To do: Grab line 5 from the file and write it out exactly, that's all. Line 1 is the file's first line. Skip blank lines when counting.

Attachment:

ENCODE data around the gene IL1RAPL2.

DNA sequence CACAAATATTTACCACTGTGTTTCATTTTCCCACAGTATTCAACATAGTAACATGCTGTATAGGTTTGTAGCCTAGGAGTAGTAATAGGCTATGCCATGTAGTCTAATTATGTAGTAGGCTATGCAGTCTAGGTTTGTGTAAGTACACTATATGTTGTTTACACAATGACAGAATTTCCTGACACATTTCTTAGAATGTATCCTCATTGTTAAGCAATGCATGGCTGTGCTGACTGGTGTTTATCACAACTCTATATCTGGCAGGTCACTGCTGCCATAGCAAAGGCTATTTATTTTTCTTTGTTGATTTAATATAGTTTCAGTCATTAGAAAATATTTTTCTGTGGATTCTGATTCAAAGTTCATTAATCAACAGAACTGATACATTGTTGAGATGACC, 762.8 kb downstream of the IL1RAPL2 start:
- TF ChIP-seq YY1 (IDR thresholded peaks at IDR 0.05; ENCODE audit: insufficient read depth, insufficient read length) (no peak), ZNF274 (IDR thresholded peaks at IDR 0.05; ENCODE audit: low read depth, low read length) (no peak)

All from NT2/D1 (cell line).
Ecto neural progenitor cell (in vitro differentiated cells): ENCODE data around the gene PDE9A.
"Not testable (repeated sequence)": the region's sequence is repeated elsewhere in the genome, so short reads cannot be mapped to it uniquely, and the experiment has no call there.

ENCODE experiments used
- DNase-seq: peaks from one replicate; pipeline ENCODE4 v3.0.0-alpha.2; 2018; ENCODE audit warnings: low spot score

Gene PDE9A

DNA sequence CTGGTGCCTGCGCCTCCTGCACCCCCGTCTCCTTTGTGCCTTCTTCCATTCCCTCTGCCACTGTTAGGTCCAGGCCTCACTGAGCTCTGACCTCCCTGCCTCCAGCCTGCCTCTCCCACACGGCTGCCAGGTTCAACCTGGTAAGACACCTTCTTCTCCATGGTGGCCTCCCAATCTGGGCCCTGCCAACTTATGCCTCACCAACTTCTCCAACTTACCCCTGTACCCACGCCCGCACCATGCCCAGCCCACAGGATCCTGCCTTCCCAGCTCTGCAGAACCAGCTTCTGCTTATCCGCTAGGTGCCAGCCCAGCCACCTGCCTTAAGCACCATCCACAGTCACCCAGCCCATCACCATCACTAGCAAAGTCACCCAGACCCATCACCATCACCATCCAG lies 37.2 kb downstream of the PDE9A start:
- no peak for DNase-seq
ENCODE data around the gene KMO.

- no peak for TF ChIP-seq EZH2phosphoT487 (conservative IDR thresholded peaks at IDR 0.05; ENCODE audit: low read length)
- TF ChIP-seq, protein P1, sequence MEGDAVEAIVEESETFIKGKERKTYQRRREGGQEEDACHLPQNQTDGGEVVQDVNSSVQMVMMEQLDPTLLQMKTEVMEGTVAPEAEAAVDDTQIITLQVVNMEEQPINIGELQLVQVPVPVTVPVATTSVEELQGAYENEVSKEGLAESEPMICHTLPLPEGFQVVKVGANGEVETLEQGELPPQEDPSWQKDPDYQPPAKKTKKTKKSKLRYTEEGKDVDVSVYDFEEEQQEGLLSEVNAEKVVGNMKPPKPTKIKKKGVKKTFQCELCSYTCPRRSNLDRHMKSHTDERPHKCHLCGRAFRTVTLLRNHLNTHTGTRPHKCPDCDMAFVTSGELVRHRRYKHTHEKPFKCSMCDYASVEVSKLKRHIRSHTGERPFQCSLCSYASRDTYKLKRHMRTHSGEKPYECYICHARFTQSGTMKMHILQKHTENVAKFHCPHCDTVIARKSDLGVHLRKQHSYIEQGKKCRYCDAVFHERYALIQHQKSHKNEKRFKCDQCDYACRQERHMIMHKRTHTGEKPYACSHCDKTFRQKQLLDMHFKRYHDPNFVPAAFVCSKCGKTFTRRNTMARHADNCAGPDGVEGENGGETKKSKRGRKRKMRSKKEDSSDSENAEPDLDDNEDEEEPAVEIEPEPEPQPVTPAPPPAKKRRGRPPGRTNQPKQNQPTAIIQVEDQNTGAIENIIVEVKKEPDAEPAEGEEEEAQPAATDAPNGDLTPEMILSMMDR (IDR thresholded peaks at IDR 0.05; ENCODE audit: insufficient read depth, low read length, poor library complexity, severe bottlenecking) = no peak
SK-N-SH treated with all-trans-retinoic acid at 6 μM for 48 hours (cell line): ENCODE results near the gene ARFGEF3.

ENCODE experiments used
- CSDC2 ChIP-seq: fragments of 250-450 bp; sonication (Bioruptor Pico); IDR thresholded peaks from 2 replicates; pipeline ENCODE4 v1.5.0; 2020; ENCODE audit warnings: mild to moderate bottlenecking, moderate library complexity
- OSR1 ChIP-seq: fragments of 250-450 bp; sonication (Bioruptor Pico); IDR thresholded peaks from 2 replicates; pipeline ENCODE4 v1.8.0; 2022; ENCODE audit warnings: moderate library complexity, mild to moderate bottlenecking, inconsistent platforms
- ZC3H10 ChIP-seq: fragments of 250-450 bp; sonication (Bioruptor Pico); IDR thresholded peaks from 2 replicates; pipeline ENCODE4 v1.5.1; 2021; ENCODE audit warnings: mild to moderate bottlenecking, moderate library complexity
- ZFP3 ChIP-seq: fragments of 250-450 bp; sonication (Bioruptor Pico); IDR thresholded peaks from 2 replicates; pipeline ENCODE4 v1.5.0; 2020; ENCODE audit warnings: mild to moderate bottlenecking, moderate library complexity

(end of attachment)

Ecto neural progenitor cell (in vitro differentiated cells): ENCODE data around the gene PDE9A.